About the PICCS Evaluation Frameworks
At the heart of the HCMS approach in PICCS is a rigorous evaluation system. The participating schools have spent significant time refining a shared evaluation program such that it meets local and state regulations (New York and New Jersey) and federal guidelines for the Teacher Incentive Fund (TIF – the program through which the PICCS project is funded). Schools have also worked diligently to ensure that the evaluation system is considered equitable and rigorous by stakeholders within their school communities.
The result of these intensive planning, development, and engagement processes are two shared PICCS Evaluation Frameworks–one for teachers and another for school leaders–which each PICCS school then customizes to meet the specific needs and mission of their school.The evaluation processes for participating schools are based on the following shared tenets:
1. Evaluation should be supportive to professionals. The PICCS Evaluation Framework includes both formative and summative assessments that are used to inform professional development, allocation of resources and technical assistance/training for the staff member being evaluated. The goal is to move all staff members to their highest potential performance.
2. Evaluation should be transparent, clear and useful to professionals. The PICCS Evaluation Framework spells out what data will be used to evaluate a staff member, how that data will be collected, how and where the data will be recorded, and how the data will be converted to a score and rating on a HEDI chart (HEDI stands for “Highly Effective,” “Effective,” “Developing,” and “Ineffective”). To help teachers and principals implement the process, PICCS has established a set of web-based resources for the teacher evaluation and is currently developing a similar set of resources to support the principal evaluation.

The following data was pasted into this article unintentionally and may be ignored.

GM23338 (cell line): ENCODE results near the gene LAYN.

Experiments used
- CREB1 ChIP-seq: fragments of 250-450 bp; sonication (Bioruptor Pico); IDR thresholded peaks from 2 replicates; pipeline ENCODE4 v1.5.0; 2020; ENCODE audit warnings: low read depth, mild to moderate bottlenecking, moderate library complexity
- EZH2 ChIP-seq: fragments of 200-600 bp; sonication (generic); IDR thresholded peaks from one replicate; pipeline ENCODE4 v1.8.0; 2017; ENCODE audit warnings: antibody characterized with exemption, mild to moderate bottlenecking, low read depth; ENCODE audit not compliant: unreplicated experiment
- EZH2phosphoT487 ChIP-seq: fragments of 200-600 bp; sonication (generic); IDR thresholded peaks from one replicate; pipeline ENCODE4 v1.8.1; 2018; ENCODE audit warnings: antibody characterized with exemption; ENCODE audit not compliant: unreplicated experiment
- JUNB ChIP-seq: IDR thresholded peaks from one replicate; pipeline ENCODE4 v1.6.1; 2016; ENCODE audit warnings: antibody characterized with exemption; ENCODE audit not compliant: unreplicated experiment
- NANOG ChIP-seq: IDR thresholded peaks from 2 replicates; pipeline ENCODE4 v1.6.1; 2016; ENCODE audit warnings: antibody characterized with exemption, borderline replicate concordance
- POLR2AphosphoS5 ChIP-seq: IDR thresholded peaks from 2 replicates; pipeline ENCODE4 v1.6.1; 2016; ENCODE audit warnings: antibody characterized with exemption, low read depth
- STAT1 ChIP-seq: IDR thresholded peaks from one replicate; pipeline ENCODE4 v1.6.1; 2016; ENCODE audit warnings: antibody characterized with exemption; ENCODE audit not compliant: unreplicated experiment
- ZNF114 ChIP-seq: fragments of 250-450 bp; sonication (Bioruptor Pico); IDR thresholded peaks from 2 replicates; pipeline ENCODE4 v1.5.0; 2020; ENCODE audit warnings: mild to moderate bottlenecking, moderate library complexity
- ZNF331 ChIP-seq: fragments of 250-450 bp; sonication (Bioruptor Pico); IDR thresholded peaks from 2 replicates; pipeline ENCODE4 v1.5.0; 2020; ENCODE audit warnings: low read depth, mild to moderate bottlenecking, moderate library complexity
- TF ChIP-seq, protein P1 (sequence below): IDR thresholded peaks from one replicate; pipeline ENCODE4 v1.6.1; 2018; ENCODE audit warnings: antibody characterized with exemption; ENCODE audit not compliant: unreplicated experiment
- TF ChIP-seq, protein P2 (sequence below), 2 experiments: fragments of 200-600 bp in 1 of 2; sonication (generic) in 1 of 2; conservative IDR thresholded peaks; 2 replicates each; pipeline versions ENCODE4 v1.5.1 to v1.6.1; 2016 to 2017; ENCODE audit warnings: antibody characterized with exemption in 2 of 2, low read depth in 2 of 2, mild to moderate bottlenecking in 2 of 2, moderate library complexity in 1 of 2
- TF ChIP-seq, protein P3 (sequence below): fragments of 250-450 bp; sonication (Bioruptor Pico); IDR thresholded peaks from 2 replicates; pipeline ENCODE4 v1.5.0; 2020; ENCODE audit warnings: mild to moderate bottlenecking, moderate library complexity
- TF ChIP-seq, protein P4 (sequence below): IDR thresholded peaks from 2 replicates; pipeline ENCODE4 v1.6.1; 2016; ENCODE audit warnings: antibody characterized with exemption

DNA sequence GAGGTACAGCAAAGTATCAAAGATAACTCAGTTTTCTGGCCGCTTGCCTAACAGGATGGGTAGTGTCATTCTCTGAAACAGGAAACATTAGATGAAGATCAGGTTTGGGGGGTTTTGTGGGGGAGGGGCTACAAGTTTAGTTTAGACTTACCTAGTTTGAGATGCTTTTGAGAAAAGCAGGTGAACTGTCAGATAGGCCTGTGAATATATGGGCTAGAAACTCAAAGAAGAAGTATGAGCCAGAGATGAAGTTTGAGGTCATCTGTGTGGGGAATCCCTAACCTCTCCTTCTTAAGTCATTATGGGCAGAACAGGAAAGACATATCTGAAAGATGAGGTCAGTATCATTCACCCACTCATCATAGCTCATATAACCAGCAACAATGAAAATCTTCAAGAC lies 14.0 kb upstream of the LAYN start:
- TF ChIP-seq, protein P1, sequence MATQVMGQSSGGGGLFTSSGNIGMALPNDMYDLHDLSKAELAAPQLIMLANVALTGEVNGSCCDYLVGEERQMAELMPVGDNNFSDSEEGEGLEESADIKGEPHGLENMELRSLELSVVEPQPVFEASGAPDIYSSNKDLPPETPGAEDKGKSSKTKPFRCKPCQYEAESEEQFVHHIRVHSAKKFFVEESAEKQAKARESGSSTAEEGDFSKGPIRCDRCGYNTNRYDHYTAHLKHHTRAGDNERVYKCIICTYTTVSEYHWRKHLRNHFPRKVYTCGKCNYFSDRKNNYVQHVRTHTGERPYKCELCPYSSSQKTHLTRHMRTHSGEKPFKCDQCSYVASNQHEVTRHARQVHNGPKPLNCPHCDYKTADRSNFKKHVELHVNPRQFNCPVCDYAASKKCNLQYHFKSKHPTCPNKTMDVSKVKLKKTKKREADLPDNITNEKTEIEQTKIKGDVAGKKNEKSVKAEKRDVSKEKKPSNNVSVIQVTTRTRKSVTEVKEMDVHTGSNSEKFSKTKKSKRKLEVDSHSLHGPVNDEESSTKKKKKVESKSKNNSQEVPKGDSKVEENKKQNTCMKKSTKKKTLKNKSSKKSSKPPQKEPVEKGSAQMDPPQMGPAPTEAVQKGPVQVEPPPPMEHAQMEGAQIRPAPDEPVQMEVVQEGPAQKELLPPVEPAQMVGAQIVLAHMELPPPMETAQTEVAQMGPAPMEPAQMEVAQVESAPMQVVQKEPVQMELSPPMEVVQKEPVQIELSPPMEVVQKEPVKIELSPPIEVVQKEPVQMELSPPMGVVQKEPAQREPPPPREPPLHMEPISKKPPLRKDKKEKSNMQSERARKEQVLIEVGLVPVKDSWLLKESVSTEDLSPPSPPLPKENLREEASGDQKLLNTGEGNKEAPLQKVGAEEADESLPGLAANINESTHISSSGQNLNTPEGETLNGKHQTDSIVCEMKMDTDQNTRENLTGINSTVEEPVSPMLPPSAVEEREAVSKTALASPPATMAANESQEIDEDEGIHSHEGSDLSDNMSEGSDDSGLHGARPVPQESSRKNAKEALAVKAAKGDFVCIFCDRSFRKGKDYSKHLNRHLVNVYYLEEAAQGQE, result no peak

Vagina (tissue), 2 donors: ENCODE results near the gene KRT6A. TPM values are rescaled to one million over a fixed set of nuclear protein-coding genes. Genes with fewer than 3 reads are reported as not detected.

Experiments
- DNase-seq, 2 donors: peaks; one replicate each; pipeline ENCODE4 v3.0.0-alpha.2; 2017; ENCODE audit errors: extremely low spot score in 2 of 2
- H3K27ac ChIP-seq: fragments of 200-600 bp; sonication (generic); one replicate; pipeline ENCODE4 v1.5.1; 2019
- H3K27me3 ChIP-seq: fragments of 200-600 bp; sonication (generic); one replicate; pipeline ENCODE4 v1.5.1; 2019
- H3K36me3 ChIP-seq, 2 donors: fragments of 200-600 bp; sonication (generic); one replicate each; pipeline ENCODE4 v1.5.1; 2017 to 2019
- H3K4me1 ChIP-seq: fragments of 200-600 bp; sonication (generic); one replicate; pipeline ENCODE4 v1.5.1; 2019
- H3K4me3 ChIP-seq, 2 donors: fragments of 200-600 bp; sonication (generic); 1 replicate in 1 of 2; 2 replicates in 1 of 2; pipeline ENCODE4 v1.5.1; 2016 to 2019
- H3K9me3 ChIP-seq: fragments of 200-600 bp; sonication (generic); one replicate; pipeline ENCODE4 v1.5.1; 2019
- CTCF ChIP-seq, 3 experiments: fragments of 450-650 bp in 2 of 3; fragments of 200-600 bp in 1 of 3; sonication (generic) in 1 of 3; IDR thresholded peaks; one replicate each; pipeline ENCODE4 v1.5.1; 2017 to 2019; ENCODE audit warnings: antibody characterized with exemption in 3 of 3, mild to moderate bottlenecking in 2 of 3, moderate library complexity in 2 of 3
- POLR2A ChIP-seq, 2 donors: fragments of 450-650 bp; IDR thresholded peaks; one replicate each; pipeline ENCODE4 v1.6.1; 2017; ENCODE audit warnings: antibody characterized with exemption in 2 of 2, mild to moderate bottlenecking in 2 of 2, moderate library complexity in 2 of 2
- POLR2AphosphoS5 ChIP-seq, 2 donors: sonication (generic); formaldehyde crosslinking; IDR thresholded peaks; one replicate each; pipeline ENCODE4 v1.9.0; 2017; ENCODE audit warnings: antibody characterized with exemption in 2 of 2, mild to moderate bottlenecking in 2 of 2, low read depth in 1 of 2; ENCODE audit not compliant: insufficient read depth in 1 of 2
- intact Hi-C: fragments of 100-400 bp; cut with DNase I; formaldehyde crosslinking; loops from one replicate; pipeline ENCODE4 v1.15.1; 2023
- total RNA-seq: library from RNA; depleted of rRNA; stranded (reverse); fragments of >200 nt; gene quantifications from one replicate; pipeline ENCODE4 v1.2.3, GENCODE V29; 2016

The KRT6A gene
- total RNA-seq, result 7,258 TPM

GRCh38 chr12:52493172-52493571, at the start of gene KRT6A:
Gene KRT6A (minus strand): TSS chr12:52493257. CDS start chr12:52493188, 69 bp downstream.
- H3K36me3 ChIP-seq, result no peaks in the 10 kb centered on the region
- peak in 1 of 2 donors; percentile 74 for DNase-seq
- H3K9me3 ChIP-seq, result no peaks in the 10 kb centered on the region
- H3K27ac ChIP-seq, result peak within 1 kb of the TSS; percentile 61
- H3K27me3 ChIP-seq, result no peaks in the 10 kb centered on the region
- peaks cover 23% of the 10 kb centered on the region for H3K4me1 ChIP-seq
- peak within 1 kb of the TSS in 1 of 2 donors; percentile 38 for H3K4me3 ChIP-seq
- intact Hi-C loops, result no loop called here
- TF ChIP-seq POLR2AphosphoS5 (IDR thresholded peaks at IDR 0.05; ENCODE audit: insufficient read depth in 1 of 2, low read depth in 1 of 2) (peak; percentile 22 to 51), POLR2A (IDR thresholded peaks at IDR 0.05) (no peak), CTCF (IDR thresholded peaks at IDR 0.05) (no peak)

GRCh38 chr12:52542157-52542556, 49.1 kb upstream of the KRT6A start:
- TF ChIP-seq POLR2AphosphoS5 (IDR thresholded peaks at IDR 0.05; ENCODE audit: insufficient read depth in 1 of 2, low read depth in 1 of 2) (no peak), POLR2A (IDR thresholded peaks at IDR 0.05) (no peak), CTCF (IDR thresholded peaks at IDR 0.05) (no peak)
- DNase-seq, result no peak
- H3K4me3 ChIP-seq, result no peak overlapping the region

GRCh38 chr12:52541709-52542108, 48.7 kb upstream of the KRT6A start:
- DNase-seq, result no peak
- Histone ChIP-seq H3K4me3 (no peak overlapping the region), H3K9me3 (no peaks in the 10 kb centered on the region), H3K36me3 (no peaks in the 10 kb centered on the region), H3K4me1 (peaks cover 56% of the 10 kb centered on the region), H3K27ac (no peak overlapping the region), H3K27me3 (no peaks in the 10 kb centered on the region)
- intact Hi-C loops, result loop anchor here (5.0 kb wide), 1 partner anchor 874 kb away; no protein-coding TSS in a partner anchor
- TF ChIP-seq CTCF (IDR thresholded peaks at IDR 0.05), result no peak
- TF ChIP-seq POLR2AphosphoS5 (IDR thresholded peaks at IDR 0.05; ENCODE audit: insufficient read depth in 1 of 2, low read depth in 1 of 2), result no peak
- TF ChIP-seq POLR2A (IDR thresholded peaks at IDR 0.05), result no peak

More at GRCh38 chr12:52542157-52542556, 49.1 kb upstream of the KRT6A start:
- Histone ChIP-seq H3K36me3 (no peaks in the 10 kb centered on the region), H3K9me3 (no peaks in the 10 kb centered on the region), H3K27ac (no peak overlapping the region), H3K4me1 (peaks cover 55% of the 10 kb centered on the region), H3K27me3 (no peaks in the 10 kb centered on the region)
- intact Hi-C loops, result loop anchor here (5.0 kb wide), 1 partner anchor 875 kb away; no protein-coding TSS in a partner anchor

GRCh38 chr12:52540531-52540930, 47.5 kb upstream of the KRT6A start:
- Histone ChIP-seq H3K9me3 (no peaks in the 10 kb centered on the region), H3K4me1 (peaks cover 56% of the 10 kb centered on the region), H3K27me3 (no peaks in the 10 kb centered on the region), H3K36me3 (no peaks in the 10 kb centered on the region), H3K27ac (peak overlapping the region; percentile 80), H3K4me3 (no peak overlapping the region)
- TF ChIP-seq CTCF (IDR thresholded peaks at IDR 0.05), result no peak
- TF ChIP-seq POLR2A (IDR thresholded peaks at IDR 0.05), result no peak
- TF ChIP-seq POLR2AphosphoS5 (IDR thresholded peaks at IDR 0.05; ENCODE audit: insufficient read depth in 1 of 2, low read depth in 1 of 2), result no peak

3. Evaluation must be conducted by trained professionals. There are two types of data used in the PICCS Evaluation Framework: 1) Student Growth Data; 2) Professional Practice Data. All student outcome data is collected, managed and calculated by trained Data Coaches at the schools and reviewed by Data Engineers at the PICCS central office in order to ensure accuracy. All professional practice data (such as data collected during classroom observations or walkthroughs) is collected by individuals who have been trained and certified to properly implement the observation/assessment tool used at their school (either Marzano or Danielson Frameworks). Periodically, a nationally-certified expert in the school’s observation/assessment tool makes school visits to review the data collected and the processes being implemented to help ensure reliable and consistent practices across all PICCS schools.